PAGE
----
• SOUDER: In elections, asking the right questions matters

    Whenever an election approaches, as the 2012 presidential race now quickly is, some (though not nearly enough) Christians begin to consider prayerfully for whom they should vote.  And many begin by asking questions like, “Whose side is God on?” or “Is God a Republican or a Democrat?”

    However, let me suggest that, for the Christian, these are the wrong questions.

  • Introducing, a new friend

    Let me tell you something about the newest critter on our farm.

    No, this isn’t the magnificent, golden-tailed hawk that comes to sit on the black wooden fences separating two of our paddocks, more or less watching the horses eat their fill.

    This isn’t about the smudge-sized black field mice I saw scurrying under the leaves of the decaying melon patch as I was turning over the garden for fall – one of whom, I must confess, met an untimely interface when he was unearthed by the blades of my tiller, God rest his little vermin soul.

  • Can you recall the fears of an October long ago?

    Perhaps the scariest time of my life came during a few weeks when I didn’t know how scared I should be.

    I was a third-grader, and at a time when most boys my age were concerned with being liked by classmates, having to take a regular bath and making the starting lineup, what I didn’t quite grasp was that the security of my world was teetering on the brink of total annihilation.

  • SOUDER: Part 3: Why you can’t separate politics and religion

    In my last two columns, I have waded into the often-perceived-as-controversial territory at the intersection of politics and religion. Though many try to keep them separate, it is my firm belief that because God established the idea of government (Romans 13) and because governing is first and foremost a moral and spiritual enterprise (making laws that determine right and wrong), trying to separate politics and religion is not only undesirable, it is impossible.

  • This man's virtuoso performance can't be overlooked

    Leon Mooneyhan has taken on the role of the “music man” in Shelby County, trumpeting his vision for a downtown performance and convention center and scoring his own little symphony out of the sometimes discordant notes he hears.

    When I first chatted with Mooneyhan about his concept of a “City Center” for Shelbyville, about three years ago on a Saturday morning in the historic home of a mutual friend, it was – mixing my metaphors here – as if he were preaching a sermon while I was right behind him, wearing a robe and singing bass.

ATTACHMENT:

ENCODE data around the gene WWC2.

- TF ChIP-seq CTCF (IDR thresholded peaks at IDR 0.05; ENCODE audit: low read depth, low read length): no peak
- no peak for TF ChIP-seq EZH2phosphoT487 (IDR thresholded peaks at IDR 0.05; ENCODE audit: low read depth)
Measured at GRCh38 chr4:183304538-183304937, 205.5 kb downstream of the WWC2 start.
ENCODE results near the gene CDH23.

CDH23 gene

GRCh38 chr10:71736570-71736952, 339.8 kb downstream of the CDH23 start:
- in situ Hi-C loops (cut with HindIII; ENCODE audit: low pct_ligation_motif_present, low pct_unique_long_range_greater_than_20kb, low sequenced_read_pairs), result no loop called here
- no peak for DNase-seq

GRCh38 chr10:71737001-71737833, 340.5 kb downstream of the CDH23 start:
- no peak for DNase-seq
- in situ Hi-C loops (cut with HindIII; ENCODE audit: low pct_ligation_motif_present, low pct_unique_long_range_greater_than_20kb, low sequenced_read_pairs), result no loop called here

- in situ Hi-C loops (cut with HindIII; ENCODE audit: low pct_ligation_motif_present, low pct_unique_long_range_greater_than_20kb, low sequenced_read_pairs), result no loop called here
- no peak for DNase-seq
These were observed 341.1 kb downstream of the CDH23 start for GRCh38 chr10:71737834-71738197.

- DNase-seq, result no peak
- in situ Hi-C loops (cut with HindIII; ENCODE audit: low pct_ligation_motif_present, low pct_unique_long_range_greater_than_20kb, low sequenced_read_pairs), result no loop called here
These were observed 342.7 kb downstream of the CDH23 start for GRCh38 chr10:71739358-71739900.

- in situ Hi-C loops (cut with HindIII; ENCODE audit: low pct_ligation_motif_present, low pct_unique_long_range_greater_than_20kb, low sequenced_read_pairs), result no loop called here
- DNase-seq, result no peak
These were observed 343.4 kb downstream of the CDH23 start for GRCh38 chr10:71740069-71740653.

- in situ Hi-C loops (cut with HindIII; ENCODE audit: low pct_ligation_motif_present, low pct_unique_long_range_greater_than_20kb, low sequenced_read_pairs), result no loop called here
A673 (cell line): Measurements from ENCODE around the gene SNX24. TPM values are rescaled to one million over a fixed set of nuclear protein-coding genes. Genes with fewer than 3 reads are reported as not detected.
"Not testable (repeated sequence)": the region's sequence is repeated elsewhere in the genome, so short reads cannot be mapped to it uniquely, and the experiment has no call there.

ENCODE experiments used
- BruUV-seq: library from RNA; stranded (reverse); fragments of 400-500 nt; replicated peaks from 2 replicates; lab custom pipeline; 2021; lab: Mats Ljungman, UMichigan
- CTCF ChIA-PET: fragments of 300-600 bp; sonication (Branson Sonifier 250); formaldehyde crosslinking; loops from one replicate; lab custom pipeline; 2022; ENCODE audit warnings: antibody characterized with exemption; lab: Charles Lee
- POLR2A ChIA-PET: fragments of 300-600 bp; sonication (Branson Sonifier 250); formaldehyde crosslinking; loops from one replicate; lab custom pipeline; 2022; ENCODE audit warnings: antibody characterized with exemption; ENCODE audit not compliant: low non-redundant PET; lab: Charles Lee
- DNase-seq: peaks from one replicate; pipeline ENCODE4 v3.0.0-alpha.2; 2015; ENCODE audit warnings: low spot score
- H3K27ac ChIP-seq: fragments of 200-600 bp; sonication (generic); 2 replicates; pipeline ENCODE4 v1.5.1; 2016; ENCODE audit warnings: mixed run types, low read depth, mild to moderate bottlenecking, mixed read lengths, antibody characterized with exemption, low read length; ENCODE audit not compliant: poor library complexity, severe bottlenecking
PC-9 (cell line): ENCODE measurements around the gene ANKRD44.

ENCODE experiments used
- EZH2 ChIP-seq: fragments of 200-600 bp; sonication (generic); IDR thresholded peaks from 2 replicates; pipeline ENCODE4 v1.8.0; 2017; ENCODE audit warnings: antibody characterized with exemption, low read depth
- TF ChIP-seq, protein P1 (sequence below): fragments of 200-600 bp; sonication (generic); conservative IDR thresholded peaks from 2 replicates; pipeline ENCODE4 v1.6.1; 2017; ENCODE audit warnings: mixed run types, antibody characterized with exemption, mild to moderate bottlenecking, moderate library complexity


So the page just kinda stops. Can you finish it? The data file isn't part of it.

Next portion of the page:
• Hey, UK fans: This is all a matter of perspective

    A cousin called from Mississippi on Saturday morning to say that my beloved alma mater and her favorite team, Southern Mississippi, should get a new football coach.

    “A new coach?.” I said via an intermediary. “The guy only has coached two games. How can you dislike a coach after two games?”

    Did I mention this cousin was of a mature age, a God-fearing, church-going woman who speaks in a quiet, honey-thick Southern drawl that Andy and Gomer surely would appreciate, that her mother was my Aunt Bea? Well, that’s a side point.

  • SOUDER: Part 2: On politics and religion

    In my last column, I jumped right into the usually taboo subject of the intersection of church and state, suggesting that because governing is first and foremost a moral enterprise (making laws that determine right and wrong), trying to separate politics and religion is not only undesirable, it is impossible.

    I then went on to say that because the Bible spoke directly to most of our social and political issues, and because followers of Jesus should be governed by what the Bible says, all Christians should have similar positions on those issues. 

  • One of those heart-stopping moments

    The heart-stopping sounds that raise us from deep sleeps and catapult us into an adrenaline-infused tidal wave of fear now have a new coconspirator.

    You know that remorse that automatically overwhelms you when you hear a telephone ringing in the middle of the night or a text message beeping on your cellular telephone while you are aslumber. Each of us to is ingrained to believe that no good news ever arrives during those hours. Our personal histories stand testament to that.

  • Sometimes silence is the answer

    If you are old enough to remember watching Green Acres, you likely will recall how Oliver Wendell Douglas had to climb a pole outside his bedroom wall – which slid open, conveniently – to place a call through Sam Drucker in Hooterville that would be relayed to his neighbors or beyond.

  • SOUDER: On politics and religion – in polite company

    In case you haven’t been paying attention to the news lately, both major political parties have had their respective conventions, and the presidential election season is now fully under way. Some of you no doubt follow such things very closely with great interest, and others generally dread the next two months of political advertisements that constantly will be interrupting your favorite television shows.